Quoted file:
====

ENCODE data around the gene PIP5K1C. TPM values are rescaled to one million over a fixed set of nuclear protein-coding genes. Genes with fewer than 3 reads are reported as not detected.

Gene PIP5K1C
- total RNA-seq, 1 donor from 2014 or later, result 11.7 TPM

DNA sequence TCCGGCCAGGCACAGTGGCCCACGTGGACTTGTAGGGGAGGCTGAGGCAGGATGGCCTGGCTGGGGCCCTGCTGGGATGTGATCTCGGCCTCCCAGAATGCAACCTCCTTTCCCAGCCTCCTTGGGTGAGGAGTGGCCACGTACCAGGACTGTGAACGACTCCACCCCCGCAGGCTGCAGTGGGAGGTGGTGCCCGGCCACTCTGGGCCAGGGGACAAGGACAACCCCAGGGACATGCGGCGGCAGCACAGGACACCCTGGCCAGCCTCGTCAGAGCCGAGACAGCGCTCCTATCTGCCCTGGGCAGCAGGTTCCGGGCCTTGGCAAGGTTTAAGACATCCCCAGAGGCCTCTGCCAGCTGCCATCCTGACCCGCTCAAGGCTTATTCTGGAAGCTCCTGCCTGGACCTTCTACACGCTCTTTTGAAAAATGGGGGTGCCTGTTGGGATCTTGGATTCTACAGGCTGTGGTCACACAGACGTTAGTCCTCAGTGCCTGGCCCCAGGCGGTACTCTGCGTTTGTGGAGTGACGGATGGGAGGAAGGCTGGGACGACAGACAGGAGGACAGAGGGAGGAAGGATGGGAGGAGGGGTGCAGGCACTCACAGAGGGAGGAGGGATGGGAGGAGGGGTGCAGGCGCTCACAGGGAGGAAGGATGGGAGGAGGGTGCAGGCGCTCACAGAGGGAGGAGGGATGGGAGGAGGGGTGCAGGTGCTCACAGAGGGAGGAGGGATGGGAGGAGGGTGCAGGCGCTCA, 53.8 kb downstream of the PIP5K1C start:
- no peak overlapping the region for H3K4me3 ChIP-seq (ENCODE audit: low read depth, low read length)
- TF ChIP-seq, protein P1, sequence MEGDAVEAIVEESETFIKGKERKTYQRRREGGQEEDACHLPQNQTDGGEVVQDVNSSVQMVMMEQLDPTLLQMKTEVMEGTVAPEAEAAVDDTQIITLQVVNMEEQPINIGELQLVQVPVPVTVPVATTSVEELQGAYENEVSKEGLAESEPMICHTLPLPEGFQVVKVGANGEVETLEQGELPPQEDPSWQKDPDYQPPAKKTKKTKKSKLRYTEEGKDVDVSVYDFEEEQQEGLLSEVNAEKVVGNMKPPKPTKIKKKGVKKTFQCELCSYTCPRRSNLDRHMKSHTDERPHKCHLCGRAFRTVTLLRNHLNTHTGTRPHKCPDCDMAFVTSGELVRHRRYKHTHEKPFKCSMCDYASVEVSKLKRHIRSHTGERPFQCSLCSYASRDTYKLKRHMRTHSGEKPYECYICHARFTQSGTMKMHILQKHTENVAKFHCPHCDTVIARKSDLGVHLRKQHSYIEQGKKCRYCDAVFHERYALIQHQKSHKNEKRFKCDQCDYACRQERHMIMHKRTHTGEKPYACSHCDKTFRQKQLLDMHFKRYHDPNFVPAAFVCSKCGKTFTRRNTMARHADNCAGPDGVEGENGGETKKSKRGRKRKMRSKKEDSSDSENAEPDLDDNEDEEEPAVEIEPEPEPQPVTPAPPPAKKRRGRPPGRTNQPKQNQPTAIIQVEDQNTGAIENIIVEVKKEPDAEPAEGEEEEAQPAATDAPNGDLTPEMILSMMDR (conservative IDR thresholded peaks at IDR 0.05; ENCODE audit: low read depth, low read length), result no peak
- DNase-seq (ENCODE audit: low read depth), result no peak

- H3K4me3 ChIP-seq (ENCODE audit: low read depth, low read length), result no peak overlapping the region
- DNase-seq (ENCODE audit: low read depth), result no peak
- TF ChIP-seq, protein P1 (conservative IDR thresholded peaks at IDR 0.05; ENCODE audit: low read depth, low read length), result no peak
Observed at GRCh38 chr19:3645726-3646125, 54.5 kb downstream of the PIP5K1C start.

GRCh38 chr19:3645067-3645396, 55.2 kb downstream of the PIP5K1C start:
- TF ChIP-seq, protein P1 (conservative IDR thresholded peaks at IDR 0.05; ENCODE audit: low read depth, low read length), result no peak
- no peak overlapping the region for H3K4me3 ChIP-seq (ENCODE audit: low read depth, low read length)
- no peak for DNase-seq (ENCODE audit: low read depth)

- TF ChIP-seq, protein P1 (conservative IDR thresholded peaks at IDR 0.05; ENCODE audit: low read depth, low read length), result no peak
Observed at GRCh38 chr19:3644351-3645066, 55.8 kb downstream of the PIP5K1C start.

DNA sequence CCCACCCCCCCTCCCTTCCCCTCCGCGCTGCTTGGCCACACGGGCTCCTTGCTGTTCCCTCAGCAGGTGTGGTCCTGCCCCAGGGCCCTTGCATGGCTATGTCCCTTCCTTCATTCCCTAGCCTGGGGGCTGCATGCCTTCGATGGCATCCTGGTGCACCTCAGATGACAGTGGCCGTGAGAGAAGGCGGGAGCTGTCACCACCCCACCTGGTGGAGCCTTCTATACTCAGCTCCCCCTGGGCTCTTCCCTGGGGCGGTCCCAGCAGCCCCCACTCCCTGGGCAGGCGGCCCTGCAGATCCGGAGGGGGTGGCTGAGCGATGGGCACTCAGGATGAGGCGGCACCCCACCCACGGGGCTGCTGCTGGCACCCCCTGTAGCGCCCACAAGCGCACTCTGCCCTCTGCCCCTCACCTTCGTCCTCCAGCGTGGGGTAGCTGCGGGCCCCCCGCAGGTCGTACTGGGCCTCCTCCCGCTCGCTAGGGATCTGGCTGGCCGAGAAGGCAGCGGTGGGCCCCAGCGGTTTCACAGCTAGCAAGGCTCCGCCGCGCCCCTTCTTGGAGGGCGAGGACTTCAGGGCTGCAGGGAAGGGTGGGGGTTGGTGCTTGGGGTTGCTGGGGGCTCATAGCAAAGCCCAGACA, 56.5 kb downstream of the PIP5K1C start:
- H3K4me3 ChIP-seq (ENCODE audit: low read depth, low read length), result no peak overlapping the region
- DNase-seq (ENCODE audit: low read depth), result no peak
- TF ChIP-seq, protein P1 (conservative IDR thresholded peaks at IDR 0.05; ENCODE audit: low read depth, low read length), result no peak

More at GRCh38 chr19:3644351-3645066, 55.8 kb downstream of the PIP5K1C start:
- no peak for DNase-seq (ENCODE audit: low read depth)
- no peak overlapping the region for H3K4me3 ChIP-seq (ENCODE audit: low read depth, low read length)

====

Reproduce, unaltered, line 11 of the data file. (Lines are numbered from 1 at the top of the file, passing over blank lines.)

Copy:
Observed at GRCh38 chr19:3645726-3646125, 54.5 kb downstream of the PIP5K1C start.